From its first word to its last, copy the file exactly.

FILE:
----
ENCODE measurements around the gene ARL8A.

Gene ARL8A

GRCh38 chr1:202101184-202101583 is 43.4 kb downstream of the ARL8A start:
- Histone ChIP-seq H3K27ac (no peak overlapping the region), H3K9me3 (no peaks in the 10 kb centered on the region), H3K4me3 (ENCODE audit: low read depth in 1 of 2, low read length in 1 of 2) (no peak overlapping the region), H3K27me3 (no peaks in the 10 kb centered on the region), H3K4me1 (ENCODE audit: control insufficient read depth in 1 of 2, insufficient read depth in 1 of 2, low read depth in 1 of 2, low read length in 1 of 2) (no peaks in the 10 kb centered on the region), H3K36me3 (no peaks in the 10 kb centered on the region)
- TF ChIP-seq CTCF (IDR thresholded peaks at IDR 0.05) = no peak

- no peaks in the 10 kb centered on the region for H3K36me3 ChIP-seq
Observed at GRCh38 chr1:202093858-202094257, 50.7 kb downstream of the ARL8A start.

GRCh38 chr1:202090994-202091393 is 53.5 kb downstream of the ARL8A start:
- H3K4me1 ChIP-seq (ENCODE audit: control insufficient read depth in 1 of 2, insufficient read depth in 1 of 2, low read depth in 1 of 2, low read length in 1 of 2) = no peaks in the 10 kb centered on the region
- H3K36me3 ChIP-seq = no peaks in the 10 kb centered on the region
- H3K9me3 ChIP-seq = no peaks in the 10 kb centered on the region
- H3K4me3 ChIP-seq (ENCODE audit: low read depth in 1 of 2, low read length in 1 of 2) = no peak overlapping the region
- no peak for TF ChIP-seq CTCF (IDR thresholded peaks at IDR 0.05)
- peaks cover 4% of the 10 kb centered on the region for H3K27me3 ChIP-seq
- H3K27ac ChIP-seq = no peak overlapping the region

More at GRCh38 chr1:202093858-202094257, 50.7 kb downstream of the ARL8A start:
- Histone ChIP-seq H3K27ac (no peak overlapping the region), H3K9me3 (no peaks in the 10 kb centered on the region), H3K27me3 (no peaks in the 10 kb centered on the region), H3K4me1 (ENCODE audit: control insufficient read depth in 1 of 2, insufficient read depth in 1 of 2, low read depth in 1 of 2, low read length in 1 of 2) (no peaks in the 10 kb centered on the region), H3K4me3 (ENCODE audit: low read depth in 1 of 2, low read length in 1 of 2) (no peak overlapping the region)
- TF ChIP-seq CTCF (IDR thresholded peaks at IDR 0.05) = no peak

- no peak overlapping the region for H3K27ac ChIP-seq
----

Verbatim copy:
ENCODE measurements around the gene ARL8A.

Gene ARL8A

GRCh38 chr1:202101184-202101583 is 43.4 kb downstream of the ARL8A start:
- Histone ChIP-seq H3K27ac (no peak overlapping the region), H3K9me3 (no peaks in the 10 kb centered on the region), H3K4me3 (ENCODE audit: low read depth in 1 of 2, low read length in 1 of 2) (no peak overlapping the region), H3K27me3 (no peaks in the 10 kb centered on the region), H3K4me1 (ENCODE audit: control insufficient read depth in 1 of 2, insufficient read depth in 1 of 2, low read depth in 1 of 2, low read length in 1 of 2) (no peaks in the 10 kb centered on the region), H3K36me3 (no peaks in the 10 kb centered on the region)
- TF ChIP-seq CTCF (IDR thresholded peaks at IDR 0.05) = no peak

- no peaks in the 10 kb centered on the region for H3K36me3 ChIP-seq
Observed at GRCh38 chr1:202093858-202094257, 50.7 kb downstream of the ARL8A start.

GRCh38 chr1:202090994-202091393 is 53.5 kb downstream of the ARL8A start:
- H3K4me1 ChIP-seq (ENCODE audit: control insufficient read depth in 1 of 2, insufficient read depth in 1 of 2, low read depth in 1 of 2, low read length in 1 of 2) = no peaks in the 10 kb centered on the region
- H3K36me3 ChIP-seq = no peaks in the 10 kb centered on the region
- H3K9me3 ChIP-seq = no peaks in the 10 kb centered on the region
- H3K4me3 ChIP-seq (ENCODE audit: low read depth in 1 of 2, low read length in 1 of 2) = no peak overlapping the region
- no peak for TF ChIP-seq CTCF (IDR thresholded peaks at IDR 0.05)
- peaks cover 4% of the 10 kb centered on the region for H3K27me3 ChIP-seq
- H3K27ac ChIP-seq = no peak overlapping the region

More at GRCh38 chr1:202093858-202094257, 50.7 kb downstream of the ARL8A start:
- Histone ChIP-seq H3K27ac (no peak overlapping the region), H3K9me3 (no peaks in the 10 kb centered on the region), H3K27me3 (no peaks in the 10 kb centered on the region), H3K4me1 (ENCODE audit: control insufficient read depth in 1 of 2, insufficient read depth in 1 of 2, low read depth in 1 of 2, low read length in 1 of 2) (no peaks in the 10 kb centered on the region), H3K4me3 (ENCODE audit: low read depth in 1 of 2, low read length in 1 of 2) (no peak overlapping the region)
- TF ChIP-seq CTCF (IDR thresholded peaks at IDR 0.05) = no peak

- no peak overlapping the region for H3K27ac ChIP-seq